October 19, 2010
This has really been a breakthrough year for The National. After years of quietly putting out great records, they are now sitting comfortably in that elite class of top tier indie rock bands with High Violet hitting #3 on the album charts and the band selling out large-sized theatres (including legendary venues like Radio City Music Hall) across the U.S. I’ve seen the band play three festival sets, and have loved each of them but those didn’t compare to seeing the band at The Pageant, a beautiful theater in the Delmar Loop part of St. Louis. The band’s frenetic chamber rock is meant to be heard in this type of environment and they absolutely nailed their performance.
Opening up for The National was violinist extraordinaire Owen Pallett, who released an incredible album called Heartland early this year and has been touring non-stop ever since including shows with Arcade Fire and Dirty Projectors. I must say that his presence was a big factor in my attendance to this show and he didn’t disappoint me with his performance. Except for Andrew Bird, I don’t think I’ve ever witnessed a more impressive display of looping then with what Mr. Pallett presented during his short set.
Also like Bird, he switches from plucking the violin strings to using the bow all while singing and playing keyboards. Unlike the last time I saw him, he had an additional multi-instrumentalist on stage with him to add some much-appreciated percussion, bass, and guitar. It’s certainly a fun act to watch and Owen has some fantastic songs to back it up like “Keep the Dog Quiet”, “Lewis Takes Action” and the terrific set-closer (plus one of my favorite songs of the year) “Lewis Takes Off His Shirt”.
The National are known for their dynamic performances and this was very visible from the very start of the night. The band opened with a slow build, playing two of the softer songs from High Violet, “Runaway” and “Anyone’s Ghost” before unleashing a crowd favorite, the rapturous “Mistaken For Strangers” and then following that up with the driving intensity of “Bloodbuzz Ohio”. Their loud/soft range was evident throughout the night and the band also balanced a good deal of humor in their stage banter with their particularly moody, bummed out songs.
One of the most memorable moments occurred when lead singer, Matt Beringer announced they were going to have a crowd-determined contest to see who’s the best looking member of the band and then began to sway us towards himself. The Dressner brothers revealed that this is why they call him “Dick Jagger”. Another funny moment occurred before my favorite song on the new album “Conversation 16” in which Beringer described it as a song about marriage before deciding that was too boring and saying it’s a song about “marraige and cannabilism”. That led off into a pretty hilarious discussion on whether the eating of brains in the lyrics was literal or figurative.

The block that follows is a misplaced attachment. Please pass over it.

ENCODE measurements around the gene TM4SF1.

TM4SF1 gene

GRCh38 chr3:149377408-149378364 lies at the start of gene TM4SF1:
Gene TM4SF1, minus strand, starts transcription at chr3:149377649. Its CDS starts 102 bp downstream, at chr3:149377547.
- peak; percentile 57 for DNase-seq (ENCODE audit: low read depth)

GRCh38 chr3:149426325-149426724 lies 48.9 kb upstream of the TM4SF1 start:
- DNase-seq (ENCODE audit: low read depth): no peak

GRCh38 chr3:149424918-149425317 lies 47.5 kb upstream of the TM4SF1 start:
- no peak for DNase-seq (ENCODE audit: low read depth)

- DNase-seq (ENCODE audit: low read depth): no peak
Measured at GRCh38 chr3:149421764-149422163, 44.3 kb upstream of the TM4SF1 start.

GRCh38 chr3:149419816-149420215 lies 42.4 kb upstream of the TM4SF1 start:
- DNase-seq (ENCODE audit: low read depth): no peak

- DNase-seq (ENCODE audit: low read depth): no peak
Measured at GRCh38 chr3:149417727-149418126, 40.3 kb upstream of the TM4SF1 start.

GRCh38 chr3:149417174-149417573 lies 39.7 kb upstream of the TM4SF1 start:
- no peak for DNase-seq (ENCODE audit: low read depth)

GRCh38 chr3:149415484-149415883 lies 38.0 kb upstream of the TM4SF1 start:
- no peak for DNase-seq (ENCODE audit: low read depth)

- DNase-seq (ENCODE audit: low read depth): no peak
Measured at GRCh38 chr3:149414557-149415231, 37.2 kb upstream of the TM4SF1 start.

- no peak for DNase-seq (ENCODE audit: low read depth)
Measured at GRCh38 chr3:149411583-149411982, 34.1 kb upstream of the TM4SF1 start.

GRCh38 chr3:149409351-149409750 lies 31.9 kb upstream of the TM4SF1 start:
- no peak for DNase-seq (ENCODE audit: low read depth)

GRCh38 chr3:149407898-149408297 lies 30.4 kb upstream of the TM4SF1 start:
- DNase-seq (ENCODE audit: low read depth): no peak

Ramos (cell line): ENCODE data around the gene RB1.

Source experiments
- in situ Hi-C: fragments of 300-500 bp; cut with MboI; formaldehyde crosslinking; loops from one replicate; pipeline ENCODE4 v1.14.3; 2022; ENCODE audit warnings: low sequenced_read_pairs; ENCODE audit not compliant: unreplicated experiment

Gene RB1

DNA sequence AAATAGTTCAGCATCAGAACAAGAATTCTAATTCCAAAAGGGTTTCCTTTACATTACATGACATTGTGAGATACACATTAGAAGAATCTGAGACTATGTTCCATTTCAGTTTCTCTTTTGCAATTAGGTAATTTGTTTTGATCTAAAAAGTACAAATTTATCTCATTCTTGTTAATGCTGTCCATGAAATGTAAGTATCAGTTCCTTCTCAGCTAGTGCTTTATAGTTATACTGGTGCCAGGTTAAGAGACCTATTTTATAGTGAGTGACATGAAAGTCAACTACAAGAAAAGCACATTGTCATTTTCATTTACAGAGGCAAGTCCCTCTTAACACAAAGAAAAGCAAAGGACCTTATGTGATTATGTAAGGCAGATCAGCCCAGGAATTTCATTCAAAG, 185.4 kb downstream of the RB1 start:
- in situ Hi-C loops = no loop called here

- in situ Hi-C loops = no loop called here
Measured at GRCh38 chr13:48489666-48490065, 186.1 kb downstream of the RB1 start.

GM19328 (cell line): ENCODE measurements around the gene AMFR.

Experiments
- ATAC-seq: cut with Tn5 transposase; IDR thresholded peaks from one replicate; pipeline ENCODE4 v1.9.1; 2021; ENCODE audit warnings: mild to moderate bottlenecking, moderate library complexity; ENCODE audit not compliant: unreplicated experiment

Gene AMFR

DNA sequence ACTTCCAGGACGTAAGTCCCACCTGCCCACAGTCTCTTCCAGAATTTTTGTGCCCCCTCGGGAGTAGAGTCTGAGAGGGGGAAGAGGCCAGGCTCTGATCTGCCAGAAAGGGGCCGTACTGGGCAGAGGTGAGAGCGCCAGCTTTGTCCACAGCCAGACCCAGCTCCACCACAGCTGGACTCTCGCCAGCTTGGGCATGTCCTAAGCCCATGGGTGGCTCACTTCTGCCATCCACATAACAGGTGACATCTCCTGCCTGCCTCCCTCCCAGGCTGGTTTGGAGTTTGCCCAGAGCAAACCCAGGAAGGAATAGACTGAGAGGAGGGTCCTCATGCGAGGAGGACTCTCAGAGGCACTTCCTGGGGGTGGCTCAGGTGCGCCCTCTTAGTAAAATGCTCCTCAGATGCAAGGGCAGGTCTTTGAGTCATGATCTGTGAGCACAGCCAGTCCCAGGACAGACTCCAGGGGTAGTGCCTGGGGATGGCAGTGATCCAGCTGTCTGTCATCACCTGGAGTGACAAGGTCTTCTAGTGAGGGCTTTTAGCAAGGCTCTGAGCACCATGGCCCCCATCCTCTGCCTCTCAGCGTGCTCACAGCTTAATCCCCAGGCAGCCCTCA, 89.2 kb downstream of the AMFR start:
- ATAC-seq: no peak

I enjoyed that the setlist was varied between all the bands albums with tracks as old as “Available” and “Cardinal Song” from Sad Songs From Dirty Lovers being played, plus a handful from Alligator (still my favorite from them by the way) and Boxer and almost all of High Violet. All the songs hit their mark but there were a few that stood out like “Squalor Victoria” which had Beringer pacing the stage and screaming into the mic like a madmen while Bryan Devendorf played a thundering drum beat. “Abel” is another hard-hitting song that I’ll never tire of hearing and had fans singing their lungs out in unison at the chorus. Many of the best moments though, were the ballads like “Slow Show”, “England” and “Afraid of Everyone” which were delivered as passionately as the fist-pumpers and really came alive in the theater’s intimate setting.
The band’s encore performances was one of the best I’ve seen in a while, starting with a spine-tingling acoustic performance of “Vanderlyle Crybaby Geeks”. The band then proceeded to blow everyone away with what may be their most beloved song “Mr. November”. Shouting along to “I won’t f*** us over, I’m Mr. November” along with the rest of the crowd stands among my top rock show experiences. The closer for the night, “Terrible Love” was just as epic, with Beringer leaping over the guard rails and singing the last stanza of the song literally inches from my face. With their powerful and engaging live performance, The National have shown yet again, that they are one of the greatest rock to emerge in the last ten years. I just hope they’ll continue to make great albums and put on shows like this one for the next ten.
There’s more The National / Owen Pallett pictures after the jump. Click here for the entire set.